class: center, middle, inverse, title-slide # Introduction to R and Data Visualization ### Forwards Teaching Team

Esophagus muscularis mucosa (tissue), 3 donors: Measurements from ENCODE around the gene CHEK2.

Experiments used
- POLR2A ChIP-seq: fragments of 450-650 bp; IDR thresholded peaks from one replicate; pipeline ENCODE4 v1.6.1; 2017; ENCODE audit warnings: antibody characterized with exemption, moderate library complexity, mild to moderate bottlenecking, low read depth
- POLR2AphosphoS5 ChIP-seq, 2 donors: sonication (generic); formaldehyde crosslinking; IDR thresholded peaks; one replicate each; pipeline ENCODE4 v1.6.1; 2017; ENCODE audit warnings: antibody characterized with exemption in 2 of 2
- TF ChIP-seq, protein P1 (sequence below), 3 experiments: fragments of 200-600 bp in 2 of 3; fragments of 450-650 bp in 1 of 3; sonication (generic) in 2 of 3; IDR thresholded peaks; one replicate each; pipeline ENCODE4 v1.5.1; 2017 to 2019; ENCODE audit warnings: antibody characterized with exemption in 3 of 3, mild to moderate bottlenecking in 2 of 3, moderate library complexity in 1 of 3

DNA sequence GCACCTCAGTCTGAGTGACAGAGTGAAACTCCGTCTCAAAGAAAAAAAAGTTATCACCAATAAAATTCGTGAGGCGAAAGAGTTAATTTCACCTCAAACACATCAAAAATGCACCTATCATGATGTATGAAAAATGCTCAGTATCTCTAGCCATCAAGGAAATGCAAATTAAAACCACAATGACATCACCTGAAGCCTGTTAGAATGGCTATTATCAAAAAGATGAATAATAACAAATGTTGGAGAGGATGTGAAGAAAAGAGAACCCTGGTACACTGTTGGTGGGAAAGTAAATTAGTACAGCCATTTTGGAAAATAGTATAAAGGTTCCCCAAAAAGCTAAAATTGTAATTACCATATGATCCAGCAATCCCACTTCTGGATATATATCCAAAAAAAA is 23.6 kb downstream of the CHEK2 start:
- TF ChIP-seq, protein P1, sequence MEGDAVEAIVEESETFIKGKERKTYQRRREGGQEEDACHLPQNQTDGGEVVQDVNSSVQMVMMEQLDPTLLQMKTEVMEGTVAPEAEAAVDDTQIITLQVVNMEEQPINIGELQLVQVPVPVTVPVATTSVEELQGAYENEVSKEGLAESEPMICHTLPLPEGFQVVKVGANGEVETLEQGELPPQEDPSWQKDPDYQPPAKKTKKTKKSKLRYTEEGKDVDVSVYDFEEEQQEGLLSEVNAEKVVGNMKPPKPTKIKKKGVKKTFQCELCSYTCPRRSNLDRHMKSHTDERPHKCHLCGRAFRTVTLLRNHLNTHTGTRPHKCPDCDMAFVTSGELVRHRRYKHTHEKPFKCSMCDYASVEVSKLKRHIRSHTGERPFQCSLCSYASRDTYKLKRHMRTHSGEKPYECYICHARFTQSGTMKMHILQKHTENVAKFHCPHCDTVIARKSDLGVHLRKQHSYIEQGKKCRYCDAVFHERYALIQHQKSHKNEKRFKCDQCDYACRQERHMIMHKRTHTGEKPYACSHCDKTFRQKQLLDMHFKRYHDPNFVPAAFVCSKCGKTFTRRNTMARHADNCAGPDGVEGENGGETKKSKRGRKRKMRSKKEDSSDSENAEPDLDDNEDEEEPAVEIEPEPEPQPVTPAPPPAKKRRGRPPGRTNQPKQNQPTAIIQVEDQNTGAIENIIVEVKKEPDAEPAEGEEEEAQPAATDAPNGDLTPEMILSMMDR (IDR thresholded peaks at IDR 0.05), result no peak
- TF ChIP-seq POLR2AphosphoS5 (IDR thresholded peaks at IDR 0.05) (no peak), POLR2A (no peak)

updated: 2020-03-14 --- class: inverse center middle # Why R? --- # Reasons to learn R Free and open source. Software for data science: - experiment/survey design - data retrieval - data wrangling - data analysis - reporting A programming language, so we can - use existing functions to code up our data science tasks - write new functions for customised/novel tasks --- # Companies that use R https://github.com/ThinkR-open/companies-using-r - AirBnB - Amazon Web Services - BBC - Booking.com - Buzzfeed - Ebay - The Economist - Facebook - ... --- # The R Ecosystem <div style="padding: 0;float: left;width: 32%;text-align:center;border:2px solid;"> Base <img height = "20px" src="Rlogo.png"> <br> <table class="GeneratedTable" width="90%" style="margin:20px auto"> <tr> <td>base</td> </tr> <tr> <td>create R objects<br>summaries<br>math functions</td> <tr> </table> <table class="GeneratedTable" width="90%" style="margin:40px auto"> <tr> <td>recommended</td> </tr> <tr> <td>statistics<br>graphics<br>example data</td> <tr> </table> </div> <div style="padding: 0;float: left;width:62%;text-align:center;border:2px solid;margin-left:20px"> Contributed Packages <div style="center;display:flex; justify-content:center"> <table class="GeneratedTable" width = "40%" style="margin:20px auto"> <tr> <td>CRAN <img height = "20px" src="Rlogo.png"><br><a href="https://cran.r-project.org">cran.r-project.org</a></td> </tr> <tr> <td>main repos<br>~13000 pkgs</td> <tr> </table> <table class="GeneratedTable" width = "40%" style="margin:20px auto"> <tr> <td><img height = "29px" src= "bioconductor_logo_rgb.jpg"><br><a href="https://www.bioconductor.org">bioconductor.org</a></td> </tr> <tr> <td>bioinformatics<br>>1500 pkgs</td> <tr> </table> </div> <table class="GeneratedTable" width = "40%" style="margin:20px auto 40px"> <tr> <td>GitHub <img height = "20px" src="githublogo.png"><br><a href="https://github.com">github.com</a></td> </tr> <tr> <td>devel pkgs<br>GitHub-only pkgs</td> <tr> </table> </div> --- class: inverse center middle # Using R --- # R Code-along We can type commands directly into the R console ```r 3 + 4 ?"+" #look up help for "+" x <- 3 + 4 ; y <- log(x) ls() # list of objects in the current workspace rm(x) data() # find out what standard data sets there are plot(iris) # plot Fisher's iris data ``` ??? Participants should type code as I do/after me --- class: inverse center middle # Using RStudio --- # RStudio IDE ![:width RStudio screenshot, 80%](RStudio.png) --- # R Studio Features Features provided by RStudio include: - organise multiple R scripts, help files, plots - interactively send code chunks from the source editor to R - syntax highlighting, code completion, smart indentation - search code and help files --- # Why R Scripts? Writing an R script for an analysis has several advantages - it provides a *record* of the exact approach used in an analysis - it enables the analysis to be easily *reproduced* and modified --- # R Scripts in RStudio Text files saved with a `.R` suffix are recognised as R code. Code can be sent directly from the source editor as follows - one function call: <kbd>Ctrl</kbd>/<kbd title = "command">⌘</kbd> + <kbd title = "enter">↵</kbd> or <img alt="Run button" src = "run_button.png" height = "30px" style="vertical-align: middle;"> - several separate function calls: select lines, then run as above - whole script: <kbd>Ctrl</kbd>/<kbd title = "command">⌘</kbd> + <kbd>Shift</kbd> + <kbd title = "enter">↵</kbd> or <img alt="Source button" src = "source_button.png" height = "30px" style="vertical-align: middle;"> --- # RStudio Shortcuts from the R Console RStudio provides a few shortcuts to help run code in the R console - <kbd title = "up arrow">↑</kbd>/<kbd title = "down arrow">↓</kbd> go back/forward through history one command at a time - <kbd>Ctrl</kbd>/<kbd title = "command">⌘</kbd> + <kbd title = "up arrow">↑</kbd> review recent history and select command - <kbd>Tab</kbd> view possible completions for part-written expression Code completion (using <kbd>Tab</kbd>) is also provided in the source editor --- # RStudio Code-along ```r View(iris) # showing syntax highlighting, code completion, running code, indentation sum(3, 4) summary(iris, maxsum = 2, digits = 2) ``` ??? Show how to change background so not white --- class: inverse center middle # Packages --- # Install Packages Most day-to-day work will require at least one contributed package. CRAN packages can be installed from the Packages tab in RStudio ![:width install packages menu button, 40%](install_packages.png) The corresponding code will be shown in the R console, e.g. ```r install.packages(c("dplyr", "ggplot2")) ``` --- # Your Turn Install the following packages that we will use later in the workshop - readr - readxl - dplyr - ggplot2 --- # Using Packages To use an installed package in your code, you must first load it from your package library ```r library(dplyr) x <- c(1, 3, 6) last(x) ``` Sometimes an RStudio feature will require a contributed package. A pop-up will ask permission to install the package the first time, after that RStudio will load it automatically. --- class: inverse center middle # Working with Data in R --- # Data Structures Data structures are the building blocks of code. In R there are four main types of structure: - vectors and factors - matrices and arrays - lists - data frames The first and the last are sufficient to get started. --- # Vectors A single number is a special case of a numeric vector. Vectors of length greater than one can be created using the concatenate function, `c`. ```r x <- c(1, 3, 6) ``` The elements of the vector must be of the same type: common types are numeric, character and logical ```r x <- 1:3 x ``` ``` #  1 2 3 ``` ```r y <- c("red", "yellow", "green") y ``` ``` #  "red" "yellow" "green" ``` ```r z <- c(TRUE, FALSE) ``` Missing values (of any type) are represented by the symbol `NA`. --- # Data Frames Data sets are stored in R as *data frames*. These are structured as a list of objects, typically vectors, of the same length ```r str(iris) ``` ``` # 'data.frame': 150 obs. of 5 variables: # $ Sepal.Length: num 5.1 4.9 4.7 4.6 5 5.4 4.6 5 4.4 4.9 ... # $ Sepal.Width : num 3.5 3 3.2 3.1 3.6 3.9 3.4 3.4 2.9 3.1 ... # $ Petal.Length: num 1.4 1.4 1.3 1.5 1.4 1.7 1.4 1.5 1.4 1.5 ... # $ Petal.Width : num 0.2 0.2 0.2 0.2 0.2 0.4 0.3 0.2 0.2 0.1 ... # $ Species : Factor w/ 3 levels "setosa","versicolor",..: 1 1 1 1 1 1 1 1 1 1 ... ``` Here `Species` is a factor, a special data structure for categorial variables. --- # Creating a Data Frame and Extracting Values ```r x <- 1:3 y <- c("red", "yellow", "green") mydata <- data.frame(x, y) mydata ``` ``` # x y # 1 1 red # 2 2 yellow # 3 3 green ``` ```r mydata$x ``` ```r mydata[] # or mydata[["x"]] ``` ```r mydata[1, 2:3] # or mydata[1, c("x", "y")] ``` --- # Data Input via Import Dataset Using the Import Dataset button in RStudio ![:width Import Dataset button, 30%](import_dataset.png) we can import files stored locally or online in the following formats: - `.txt` or `.csv` via `read_delim` or `read_csv` from **readr**. - `.xlsx` via `read_excel` from **readxl**. - `.sav/.por` , `.sas7bdat` and `.dta` via `read_spss`, `read_sas` and `read_dta` respectively from **haven**. Most of these functions also allow files to be compressed, e.g. as `.zip`. --- # Your Turn Use the Import Dataset button, import a data set from the `data sets` folder of the workshop materials. Try changing some of the import options to see how that changes the preview of the data and the import code. --- # Tibbles The functions used by *Import Dataset* return data frames of class `"tbl_df"`, aka **tibbles**. The main differences are | | data.frame | tibble | |:---:|:--------------:|:----------:| | Printing <br> (default) | Whole table | 10 rows; columns to fit <br> Prints column type | | Subsetting | `dat[, 1]`, `dat$X1`, `dat[]` <br> all return vector | `dat[,1]` returns tibble <br> `dat$X1`, `dat[]` return vector | | Strings | Converted to factor (default) | Left as character | | Variable names | Made *syntactically valid* <br> e.g. `Full name` -> `Full.name` | Left as is <br> use e.g. ``dat$`Full name`` ` | --- class: inverse center middle # Workflow --- # R Studio Projects An Rstudio project is a context for work on a specific project - automatically sets working directory to project folder - has separate workspace and command history .pull-left-66[ Create a project from a new/existing directory via the File Menu or the New Project button Switch project, or open a different project in a new RStudio instance via the Project menu. ] .pull-right-33[ ![:width New Project button, 60%](project_button.png) <br> ![:width Project menu, 100%](project_menu.png) ] --- # Your Turn The `infant` directory in the workshop materials is an RStudio project. Open this folder and double-click on the `infant.Rproj` file to open it. *Hint* the file extension may be hidden on Windows, look for the icon that looks like a light blue box with a dark blue R on top. From the Files tab, open the `cleaning.R` R script from the `scripts` folder. Use the Import Dataset button to import the `infant.xlsx` file from the `data` folder. Copy the code loading the **readxl** package to the "load packages" section of `cleaning.R`. Copy the code importing the `infant.xlsx` file to the "import data" section of `cleaning.R`. --- # Project Structure An R project structure helps you kickstart the project you undertake as fast as possible, using a standardized form. A typical project can be organised into folders such as `data`, `scripts`, `results` and `reports`. The scripts should be named to reflect the content/function: - cleaning.R = cleaning the raw data - analysis.R = analysing the tidy data A README file can be used to describe the project and the files. --- # Good Practices for R Scripts Organising your R script well will help you and others understand and use it. - Add comment or two at start to describe purpose of script - Load required data and packages at the start - Use an RStudio project to avoid using file paths that are specific to you - Use `#---` to separate sections (in RStudio Code > Insert Section) - Give objects and variables meaningful names --- class: inverse center middle # Data Wrangling --- # Data Pre-processing The imported data are a subset of records from a US Child Health and Development Study, corresponding to live births of a single male foetus. The data requires a lot of pre-processing - converting numeric variables to categorical variables - converting coded values to missing values - filtering rows and selecting columns The **dplyr** package can be used for these tasks. --- # dplyr The **dplyr** package provides the following key functions to operate on data frames - `select()` (and `rename()`) - `filter()` - `distinct()` - `mutate()` (and `transmute()`) - `arrange()` - `summarise()` We will look at the most commonly used functions today. --- # `select()` `select()` selects variables from the data frame. Select named columns: ```r library(dplyr) infant <- select(infant, gestation, sex) ``` Select a sequence of columns, along with an individual column ```r infant <- select(infant, pluralty:gestation, parity) ``` Drop selected columns ```r infant <- select(infant, -(id:outcome), -sex) ``` --- # Your Turn In the first R chunk of the `Cleaning data` section, use `select()` to remove the redundant variables `pluralty`, `outcome` and `sex`, as well as characteristics of the father `drace`, ... , `dwt` (Dad's race, ..., Dad's weight). Overwrite the `infant` data frame with the result. --- # `filter()` `filter()` selects rows of data by criteria For example to keep records where the smoking status is not unknown (`smoke` is not equal to 9) and age is greater than 18: ```r infant <- filter(infant, smoke != 9 & age > 18) ``` <br> | Building block | R code | |:-------------------|---------------------------------| | Binary comparisons |`>`, `<`, `==`, `<=`, `>=`, `!=` | | Logical operators |or <code class="remrk-inline-code">|</code> and `&`, not `!` | | Value matching |e.g. `x %in% 6:9` | | Missing indicator |e.g. `is.na(x)` | --- # Your Turn The variable `gestation` gives the length of the pregnancy in days. In the second R chunk of the `Cleaning data` section, use `filter()` to exclude extremely premature babies (gestation less than 28 weeks) AND extremely late babies (gestation more than 52 weeks). *HINT* You can use `28 * 7` to give the number of days that is equal to 28 weeks. Run the second filter in this chunk which has been completed for you - this exclude observations where the smoking status or race of the mother is unknown. --- # `mutate()` `mutate()` computes new columns based on existing columns. Re-using an existing name replaces the old variable. For example we can convert the mother's weight from pounds to kilograms ```r infant <- mutate(infant, wt = ifelse(wt == 999, NA, wt), wt = wt * 0.4536) ``` The `recode_factor()` function from **dplyr** helps to converted numeric codes to a categorical variable (factor), e.g. ```r infant <- mutate(infant, race = recode_factor(race, `6` = "Latino", `7` = "Black", `8` = "Asian", `9` = "Mixed", .default = "White")) ``` --- # Your Turn In the second R chunk of the `Cleaning data` section, update the variables `ht` and `smoke` as described below. For `ht`, replace `999` with `NA`. For `smoke`, recode the numeric codes as follows: - 1 = currently - 2 = until pregnancy - 3 = used to - 0 = never --- # Chaining We can use `%>%` to pipe the data from one step to the next ```r infant <- infant %>% filter(smoke != 9 & age > 18) %>% select(-(id:outcome), -sex) %>% mutate(wt = ifelse(wt == 999, NA, wt), wt = wt * 0.4536) ``` Any function with data as the first argument can be added to the data pipeline. --- # Saving Data Plain text files can be saved using the **readr** package: - `write_csv()` to write a CSV file - `write_delim()` to write a tab delimited file However, only the labels will be saved for factors. To save the tibble as an object that can be reloaded into R, use `saveRDS()` ```r saveRDS(infant, "data/infant.rds") ``` The file path is relative to your project directory (where the .Rproj file is). To reload the data, use ```r infant <- readRDS("data/infant.rds") ``` --- # Your Turn Run the code in the last chunk of the "Cleaning data" section, which sources an R script to clean the remaining variables. Then run the code in the last chunk of `cleaning.R` to save the cleaned data. In the Environment pane of RStudio, click on the broom to remove all objects from your current workspace. Open the next script, `analysis.R` and run the code in the "Import data" section to reload the clean data. --- class: inverse center middle # Table Summaries --- # `summarise()` `summarise()` function is for computing single number summaries of variables, so typically comes at the end of a pipeline or in a separate step ```r summarise(infant, `Mean mother's weight (kg)` = mean(wt, na.rm = TRUE), `Sample size` = sum(!is.na(wt)), `Total sample size` = n()) ``` ``` # A tibble: 1 x 3 `Mean mother's weight (kg)` `Sample size` `Total sample size` <dbl> <int> <int> 1 129. 1163 1198 ``` --- # Grouped Operations `group_by()` sets grouping on a data frame. This is most useful for `summarise()` ```r infant %>% group_by(`Ethnic group` = race) %>% summarise(`Mean weight (kg)` = mean(wt, na.rm = TRUE)) %>% ungroup() ``` ``` # A tibble: 5 x 2 `Ethnic group` `Mean weight (kg)` <fct> <dbl> 1 Latino 119. 2 Black 138. 3 Asian 110. 4 Mixed 129. 5 White 127. ``` It is good practice to `ungroup()` at the end to avoid affecting later analyses. --- # Your Turn An infant is categorised as low weight if its birth weight is ≤ 2500 grams, regardless of gestation. The `bwt_cat` factor categories the birth weight into the following categories: (1500, 2000], (2000, 2500], (2500, 3000], (3000, 3500], and (3500, 5000]. In your `analysis.R` script, load the **dplyr** package in the "Load packages" section, so that you can use the functions from **dplyr**. In the "Count by birth weight category" section, complete the pipeline to count the number of infants in each level of `bwt_cat`. --- class: inverse center middle # Plotting in R --- # Plots In RStudio, graphs are displayed in the Plots window. The plot is sized to fit the window and will be rescaled if the size of the window is changed. Back and forward arrows allow you to navigate through graphs that have been plotted. Graphs can be saved in various formats using the Export drop down menu, which also has an option to copy to the clipboard. First we consider "no-frills" plots, for quick exploratory plots. --- class: inverse center middle # Base R Plots --- # Histogram/Density ```r hist(infant$bwt) plot(density(infant$bwt)) ``` <div class="figure" style="text-align: center"> <img src="index_files/figure-html/unnamed-chunk-24-1.png" alt="Left: histogram of of birth weight. Right: density curve of birth weight." width="40%" /><img src="index_files/figure-html/unnamed-chunk-24-2.png" alt="Left: histogram of of birth weight. Right: density curve of birth weight." width="40%" /> <p class="caption">Left: histogram of of birth weight. Right: density curve of birth weight.</p> </div> --- # Boxplots ```r boxplot(infant$bwt) boxplot(bwt ~ race, data = infant) ``` <div class="figure" style="text-align: center"> <img src="index_files/figure-html/unnamed-chunk-25-1.png" alt="Left: boxplot of of birth weight. Right: boxplots of birth weight for each ethnic group." width="40%" /><img src="index_files/figure-html/unnamed-chunk-25-2.png" alt="Left: boxplot of of birth weight. Right: boxplots of birth weight for each ethnic group." width="40%" /> <p class="caption">Left: boxplot of of birth weight. Right: boxplots of birth weight for each ethnic group.</p> </div> --- # Scatterplots ```r plot(bwt ~ wt, data = infant) ``` ```r # plot(infant$wt, infant$bwt); plot(x = infant$wt, y = infant$bwt) ``` .pull-left[ ![:width RStudio screenshot, 80%](scatter.png) ] --- # Your Turn In the section "Explore association of bwt with gestation", plot `bwt` on the y axis against `gestation` on the x axis. You should see two outliers, where the gestation is very low (less than 180 days, i.e. 6 months), but the birth weight is average. These two observations look suspect, it is likely they have been recorded incorrectly, so we will exclude them from the rest of the analysis. Run the code in the "Filter outliers" section to exclude them. --- class: inverse center middle # ggplot2 Plots --- # ggplot2 **ggplot2** is a package that produces plots based on the *grammar of graphics* (Leland Wilkinson), the idea that you can build every graph from the same components - a data set - a co-ordinate system - and *geoms* visual marks that represent data points To display values, you map variables in the data to visual properties of the geom (*aesthetics*), like size, colour, x-axis and y-axis. It provides a unified system for graphics, simplifies tasks such as adding legends, and is fully customisable. --- # ggplot2 histogram/density plot ```r library(ggplot2) ggplot(infant, aes(x = bwt * 28.35)) + geom_histogram(bins = 20) ggplot(infant, aes(x = bwt * 28.35)) + geom_density() ``` <div class="figure" style="text-align: center"> <img src="index_files/figure-html/unnamed-chunk-26-1.png" alt="Left: ggplot histogram. Right: ggplot density curve" width="30%" /><img src="index_files/figure-html/unnamed-chunk-26-2.png" alt="Left: ggplot histogram. Right: ggplot density curve" width="30%" /> <p class="caption">Left: ggplot histogram. Right: ggplot density curve</p> </div> --- # ggplot2 boxplots ```r ggplot(infant, aes(y = bwt * 28.35, x = race)) + geom_boxplot() ``` <img src="index_files/figure-html/unnamed-chunk-27-1.png" width="40%" style="display: block; margin: auto;" /> --- # ggplot2 scatterplot ```r ggplot(infant, aes(y = bwt * 28.35, x = gestation)) + geom_point() ``` <img src="index_files/figure-html/unnamed-chunk-28-1.png" width="40%" style="display: block; margin: auto;" /> --- # Your Turn Load the **ggplot2** package in the "Load packages" section, so that you can use the functions from **ggplot2**. In the "Explore association of birth weight with mother's age" section, use `ggplot()` to create a scatterplot of birth weight in grams on the y-axis (`bwt * 28.35`) against mother’s age (`age`) on the x axis. --- # Multiple geoms We can add more than one geom to a plot, e.g. we can add a linear smooth with confidence interval as follows ```r ggplot(infant, aes(y = bwt * 28.35, x = gestation)) + geom_point() + geom_smooth(method = "lm") ``` <img src="index_files/figure-html/unnamed-chunk-29-1.png" width="40%" style="display: block; margin: auto;" /> --- # Colour by group ```r p <- ggplot(infant, aes(y = bwt * 28.35, x = gestation, color = smoke)) + geom_point() p ``` <img src="index_files/figure-html/unnamed-chunk-30-1.png" width="40%" style="display: block; margin: auto;" /> --- # Customising labels ```r ggplot(infant, aes(y = bwt * 28.35, x = gestation, color = smoke)) + geom_point() + labs(x = "Gestation", y = "Birth Weight (g)", color = "Smoking status") ``` <img src="index_files/figure-html/unnamed-chunk-31-1.png" width="40%" style="display: block; margin: auto;" /> Or equivalently: ```r p + labs(x = "Gestation", y = "Birth Weight (g)", color = "Smoking status") ``` --- # ggplot2 Facetting ```r p + facet_wrap(~ smoke) + guides(color = FALSE) ``` <img src="index_files/figure-html/unnamed-chunk-33-1.png" width="40%" style="display: block; margin: auto;" /> --- # Your Turn Use `geom_smooth(method = "lm")` to add a linear smooth with confidence interval to your plot from the last exercise. Use `labs` to customise the x and y axis labels to say "Birth Weight (g)" and "Mother's Age", Update the aesthetics (inside the call to `aes()`) to colour the points by smoking status (`smoke`). Update the call to `labs()` to make the legend title "Smoking status". Look at the help file for `labs()` to find out how to add a title to the plot, then add the title "Birth Weight by Mother's Age". Try mapping `smoke` to different aesthetics, e.g. `shape`, `size`, `alpha`. What happens if you map to more than one aesthetic? --- # Themes Themes control the display of all non-data elements of the plot. There are some default themes, e.g. ```r p + theme_bw() ``` <img src="index_files/figure-html/unnamed-chunk-34-1.png" width="40%" style="display: block; margin: auto;" /> --- # Themes We can also control individual elements of the theme, e.g. ```r p + theme(axis.text.x = element_text(angle = 90, hjust = 1, vjust = 0.5)) ``` <img src="index_files/figure-html/unnamed-chunk-35-1.png" width="40%" style="display: block; margin: auto;" /> --- # Saving Plots Once we have a plot we are happy with we can save it using `ggsave()` ```r ggsave("bwt_vs_gestation.png", width = 4, height = 4, units = "in") ``` We can also save from the plot window, but using `ggsave()` makes it easier to save the plot in the same format if we edit the plot later. --- # Your Turn (If time allows) Go to https://ggplot2.tidyverse.org/reference/index.html and scroll to the Themes section, to see the complete themes that are available. Try out different themes. When you are finished, save your plot with `ggsave()`. --- # Learning more/getting support Package vignettes (dplyr) Package website, e.g. https://ggplot2.tidyverse.org/ RStudio cheatsheets (dplyr, ggplot2) https://www.rstudio.com/resources/cheatsheets/ R for Data Science (data handling, basic programming and modelling, R markdown) http://r4ds.had.co.nz RStudio Community (friendly forum focused on "tidyverse" packages, including dplyr, ggplot2) https://community.rstudio.com/ --- # Going further Quick-R (basic "how to"s from data input to advanced statistics) http://www.statmethods.net/ Task views http://cran.r-project.org/web/views/ provide an overview of R’s support for different topics, e.g. Bayesian inference, survival analysis, ... http://www.rseek.org/ – search the web, online manuals, task views, mailing lists and functions. Many books, e.g. on https://bookdown.org/. --- # License <a rel="license" href="http://creativecommons.org/licenses/by-nc-sa/4.0/"><img alt="Creative Commons License" style="border-width:0" src="https://i.creativecommons.org/l/by-nc-sa/4.0/88x31.png" /></a><br /><span xmlns:dct="http://purl.org/dc/terms/" property="dct:title">Package Development Workshop</span> by <span xmlns:cc="http://creativecommons.org/ns#" property="cc:attributionName">Forwards</span> is licensed under a <a rel="license" href="http://creativecommons.org/licenses/by-nc-sa/4.0/">Creative Commons Attribution-NonCommercial-ShareAlike 4.0 International License</a>.